“While electric vehicles themselves do not emit tailpipe emissions, it is critical that they be charged with electricity generated from renewable sources like wind and solar,” it said.
“GM has worked with utilities and developers to support investments in renewable energy found in and around communities that have GM facilities via power purchase agreements and green tariffs. The company is also working with EVgo to triple the size of the nation’s largest public fast-charging network by adding more than 2700 new fast chargers by the end of 2025, a move set to help accelerate widespread electric vehicle adoption.
“The new fast chargers will be powered by 100 per cent renewable energy. GM believes that the energy sector is well on its way to a decarbonized grid and that an all-electric future will be supported by renewable infrastructure and technology.”
GM earlier this month announced it was changing its logo to reflect its transition toward electric vehicles.
The old square blue logo is being replaced with lower case letters, with the “m” underlined to resemble an electrical plug.
Late last year, GM said it was nearing a battery technology breakthrough that would make electric vehicles as affordable as those with internal combustion engines in less than five years.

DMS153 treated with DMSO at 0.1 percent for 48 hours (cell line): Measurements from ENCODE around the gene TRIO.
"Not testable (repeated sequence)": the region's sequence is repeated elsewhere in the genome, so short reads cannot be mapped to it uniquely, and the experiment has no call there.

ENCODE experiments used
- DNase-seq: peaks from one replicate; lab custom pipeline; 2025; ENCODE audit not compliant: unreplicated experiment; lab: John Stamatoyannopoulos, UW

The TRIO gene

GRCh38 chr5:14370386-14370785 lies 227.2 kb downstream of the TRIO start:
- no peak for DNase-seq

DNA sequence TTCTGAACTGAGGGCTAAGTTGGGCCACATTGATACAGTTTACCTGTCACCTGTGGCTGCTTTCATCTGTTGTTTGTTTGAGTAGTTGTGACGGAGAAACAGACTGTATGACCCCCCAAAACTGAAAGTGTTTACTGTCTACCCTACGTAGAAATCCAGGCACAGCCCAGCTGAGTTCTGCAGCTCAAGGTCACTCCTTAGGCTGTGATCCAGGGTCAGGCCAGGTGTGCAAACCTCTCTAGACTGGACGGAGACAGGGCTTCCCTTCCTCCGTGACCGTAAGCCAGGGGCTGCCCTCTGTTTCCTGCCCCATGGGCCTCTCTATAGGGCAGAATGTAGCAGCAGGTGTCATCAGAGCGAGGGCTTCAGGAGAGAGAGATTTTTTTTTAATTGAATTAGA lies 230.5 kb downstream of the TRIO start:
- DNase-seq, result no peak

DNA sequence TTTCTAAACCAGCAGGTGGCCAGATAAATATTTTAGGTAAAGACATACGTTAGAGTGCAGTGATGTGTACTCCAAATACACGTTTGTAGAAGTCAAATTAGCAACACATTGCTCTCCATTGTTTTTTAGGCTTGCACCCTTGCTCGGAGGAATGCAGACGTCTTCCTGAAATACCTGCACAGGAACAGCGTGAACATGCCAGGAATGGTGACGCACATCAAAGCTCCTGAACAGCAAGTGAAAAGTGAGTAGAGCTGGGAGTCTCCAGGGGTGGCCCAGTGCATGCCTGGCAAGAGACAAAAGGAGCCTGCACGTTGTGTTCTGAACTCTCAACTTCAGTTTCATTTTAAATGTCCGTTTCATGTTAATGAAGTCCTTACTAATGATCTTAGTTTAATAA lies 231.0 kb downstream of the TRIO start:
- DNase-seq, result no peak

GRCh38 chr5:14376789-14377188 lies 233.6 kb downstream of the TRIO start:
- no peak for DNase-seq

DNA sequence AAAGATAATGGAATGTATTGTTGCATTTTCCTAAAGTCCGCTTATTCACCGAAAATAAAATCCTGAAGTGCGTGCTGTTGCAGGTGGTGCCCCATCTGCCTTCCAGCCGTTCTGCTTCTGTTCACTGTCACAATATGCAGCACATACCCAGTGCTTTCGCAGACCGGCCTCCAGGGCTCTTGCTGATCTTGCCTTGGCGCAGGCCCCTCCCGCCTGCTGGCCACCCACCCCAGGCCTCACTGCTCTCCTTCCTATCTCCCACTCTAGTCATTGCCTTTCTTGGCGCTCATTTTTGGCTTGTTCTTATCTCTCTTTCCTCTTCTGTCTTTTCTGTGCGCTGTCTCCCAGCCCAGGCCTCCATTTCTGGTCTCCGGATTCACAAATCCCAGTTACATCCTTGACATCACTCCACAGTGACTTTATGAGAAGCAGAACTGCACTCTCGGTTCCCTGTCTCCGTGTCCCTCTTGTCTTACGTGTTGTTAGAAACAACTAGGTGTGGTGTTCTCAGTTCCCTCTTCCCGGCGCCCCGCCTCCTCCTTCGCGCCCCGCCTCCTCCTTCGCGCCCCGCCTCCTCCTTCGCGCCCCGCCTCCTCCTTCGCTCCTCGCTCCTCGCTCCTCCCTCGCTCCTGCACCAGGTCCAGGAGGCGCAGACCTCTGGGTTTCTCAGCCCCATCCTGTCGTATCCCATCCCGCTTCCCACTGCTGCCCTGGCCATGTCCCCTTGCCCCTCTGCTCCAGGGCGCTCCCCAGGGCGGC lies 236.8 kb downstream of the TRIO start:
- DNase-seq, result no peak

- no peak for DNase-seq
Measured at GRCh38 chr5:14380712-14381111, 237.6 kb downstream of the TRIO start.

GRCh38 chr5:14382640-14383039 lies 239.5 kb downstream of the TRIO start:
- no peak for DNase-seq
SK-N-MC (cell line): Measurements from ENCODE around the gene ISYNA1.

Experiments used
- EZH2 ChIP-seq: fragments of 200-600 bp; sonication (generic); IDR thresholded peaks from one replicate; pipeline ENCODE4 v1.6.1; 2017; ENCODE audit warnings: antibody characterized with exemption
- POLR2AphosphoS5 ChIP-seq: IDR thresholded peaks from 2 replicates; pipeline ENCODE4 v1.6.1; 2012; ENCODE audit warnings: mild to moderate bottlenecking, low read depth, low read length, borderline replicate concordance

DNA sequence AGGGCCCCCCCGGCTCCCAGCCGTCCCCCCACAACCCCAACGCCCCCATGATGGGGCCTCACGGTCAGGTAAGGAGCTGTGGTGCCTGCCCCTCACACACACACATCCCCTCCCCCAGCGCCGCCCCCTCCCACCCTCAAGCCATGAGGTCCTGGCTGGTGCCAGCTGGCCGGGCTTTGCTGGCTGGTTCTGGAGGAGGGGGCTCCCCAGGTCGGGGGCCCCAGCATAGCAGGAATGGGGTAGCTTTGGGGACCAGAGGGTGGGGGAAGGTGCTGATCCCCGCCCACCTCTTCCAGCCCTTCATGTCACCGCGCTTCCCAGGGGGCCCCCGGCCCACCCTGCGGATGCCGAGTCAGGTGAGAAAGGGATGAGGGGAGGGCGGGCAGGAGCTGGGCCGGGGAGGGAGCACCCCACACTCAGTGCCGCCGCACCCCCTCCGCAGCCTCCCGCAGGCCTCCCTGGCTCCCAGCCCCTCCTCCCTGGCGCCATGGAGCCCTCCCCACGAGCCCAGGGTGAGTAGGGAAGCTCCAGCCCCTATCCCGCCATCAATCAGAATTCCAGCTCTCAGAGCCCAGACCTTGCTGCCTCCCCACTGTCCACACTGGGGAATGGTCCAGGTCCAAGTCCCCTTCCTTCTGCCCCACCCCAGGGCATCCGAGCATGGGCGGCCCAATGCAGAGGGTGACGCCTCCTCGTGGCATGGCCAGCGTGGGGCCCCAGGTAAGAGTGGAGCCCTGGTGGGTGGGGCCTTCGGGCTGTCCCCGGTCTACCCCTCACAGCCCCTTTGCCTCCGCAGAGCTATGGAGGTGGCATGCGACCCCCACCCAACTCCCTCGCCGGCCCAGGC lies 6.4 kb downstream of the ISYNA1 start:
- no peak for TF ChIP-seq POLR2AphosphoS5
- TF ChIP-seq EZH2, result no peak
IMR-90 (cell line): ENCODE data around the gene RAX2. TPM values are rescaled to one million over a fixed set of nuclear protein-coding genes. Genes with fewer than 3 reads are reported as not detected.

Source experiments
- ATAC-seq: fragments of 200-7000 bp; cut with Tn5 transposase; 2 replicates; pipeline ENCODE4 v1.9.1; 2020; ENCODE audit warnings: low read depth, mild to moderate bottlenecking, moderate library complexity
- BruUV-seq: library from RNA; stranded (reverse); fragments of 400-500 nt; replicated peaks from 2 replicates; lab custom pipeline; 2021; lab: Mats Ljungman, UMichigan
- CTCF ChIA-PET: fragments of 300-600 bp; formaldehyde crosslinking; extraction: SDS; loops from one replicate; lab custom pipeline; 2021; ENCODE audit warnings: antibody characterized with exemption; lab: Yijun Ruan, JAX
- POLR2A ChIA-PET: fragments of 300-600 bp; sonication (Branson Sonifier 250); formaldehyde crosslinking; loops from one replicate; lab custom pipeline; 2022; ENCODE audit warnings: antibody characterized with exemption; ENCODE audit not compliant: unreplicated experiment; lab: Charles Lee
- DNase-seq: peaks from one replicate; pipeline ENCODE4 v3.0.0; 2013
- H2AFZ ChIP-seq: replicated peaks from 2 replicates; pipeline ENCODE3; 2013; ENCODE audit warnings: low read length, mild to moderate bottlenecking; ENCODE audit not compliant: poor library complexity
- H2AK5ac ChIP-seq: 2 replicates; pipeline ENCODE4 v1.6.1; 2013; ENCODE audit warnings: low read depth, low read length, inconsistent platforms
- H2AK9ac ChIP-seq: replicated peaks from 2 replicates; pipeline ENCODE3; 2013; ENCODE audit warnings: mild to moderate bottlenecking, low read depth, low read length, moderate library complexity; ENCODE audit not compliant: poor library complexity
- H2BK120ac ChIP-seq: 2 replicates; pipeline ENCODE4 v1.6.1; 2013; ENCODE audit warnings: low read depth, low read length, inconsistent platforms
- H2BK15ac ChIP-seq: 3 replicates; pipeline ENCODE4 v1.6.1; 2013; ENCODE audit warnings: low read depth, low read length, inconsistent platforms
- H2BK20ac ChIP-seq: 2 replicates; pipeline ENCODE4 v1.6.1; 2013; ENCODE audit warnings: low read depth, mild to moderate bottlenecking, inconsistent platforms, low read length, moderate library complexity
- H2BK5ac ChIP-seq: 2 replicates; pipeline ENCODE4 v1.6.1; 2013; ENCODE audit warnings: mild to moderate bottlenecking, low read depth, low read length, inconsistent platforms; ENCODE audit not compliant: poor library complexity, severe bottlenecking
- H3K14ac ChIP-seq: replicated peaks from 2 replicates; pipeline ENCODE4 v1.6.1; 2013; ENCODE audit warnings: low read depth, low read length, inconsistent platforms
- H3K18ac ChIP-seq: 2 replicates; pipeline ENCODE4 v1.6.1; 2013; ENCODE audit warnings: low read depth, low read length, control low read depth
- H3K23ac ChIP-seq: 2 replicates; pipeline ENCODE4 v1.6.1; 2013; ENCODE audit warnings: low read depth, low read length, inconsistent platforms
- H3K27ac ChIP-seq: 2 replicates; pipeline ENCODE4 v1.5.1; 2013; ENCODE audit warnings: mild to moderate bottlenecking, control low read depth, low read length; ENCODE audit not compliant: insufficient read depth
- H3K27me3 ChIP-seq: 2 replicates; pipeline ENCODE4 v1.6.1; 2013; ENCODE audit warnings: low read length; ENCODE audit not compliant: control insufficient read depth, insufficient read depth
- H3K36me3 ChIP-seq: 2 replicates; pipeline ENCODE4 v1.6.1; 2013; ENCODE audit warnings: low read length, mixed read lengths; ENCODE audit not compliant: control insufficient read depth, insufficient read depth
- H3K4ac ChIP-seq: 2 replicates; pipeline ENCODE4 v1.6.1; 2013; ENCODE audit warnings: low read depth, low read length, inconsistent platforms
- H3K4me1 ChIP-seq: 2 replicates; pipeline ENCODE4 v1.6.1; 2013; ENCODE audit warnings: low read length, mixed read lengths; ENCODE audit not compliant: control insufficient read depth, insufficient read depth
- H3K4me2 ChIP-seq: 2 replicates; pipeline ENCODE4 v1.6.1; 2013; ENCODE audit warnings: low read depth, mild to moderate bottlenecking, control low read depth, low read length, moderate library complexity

The US Environment Defence Fund welcomed the transition from fossil fuels.
“With this extraordinary step forward, GM is making it crystal clear that taking action to eliminate pollution from all new light-duty vehicles by 2035 is an essential element of any automaker’s business plan,” EDF president Fred Krupp said.
“EDF and GM have had some important differences in the past, but this is a new day in America — one where serious collaboration to achieve transportation electrification, science-based climate progress and equitably shared economic opportunity can move our nation forward.”
Australia’s Electric Vehicle Council said the move reinforced how “out of step” the nation was with global thinking on electric vehicles.
“Not only are we one of the only countries not to enforce fuel efficiency standards, we are the only nation proposing brand new punitive taxes on electric vehicles instead incentives,” council chief executive Behyad Jafari said, referencing the Marshall Government’s budget move to tax electric cars because they did not pay the fuel tax levied on petrol and diesel.
“The unimaginative and cynical approach our politicians have taken to electric vehicles in recent years means Australia is being left behind as the rest of the auto industry zooms ahead,” he said.
“On current policy settings, we are being left behind as the world accelerates toward electric vehicles. GM’s announcement underscores how fallacious the argument is that we can sit on our hands and just let the electric vehicle revolution happen to us. Other nations will jump ahead and capture all the benefits of the electric vehicle revolution and Australia will be left languishing decades behind.
“We need our politicians to wake up now and start investing in stimulating and encouraging the transition to electric vehicles before it’s too late.”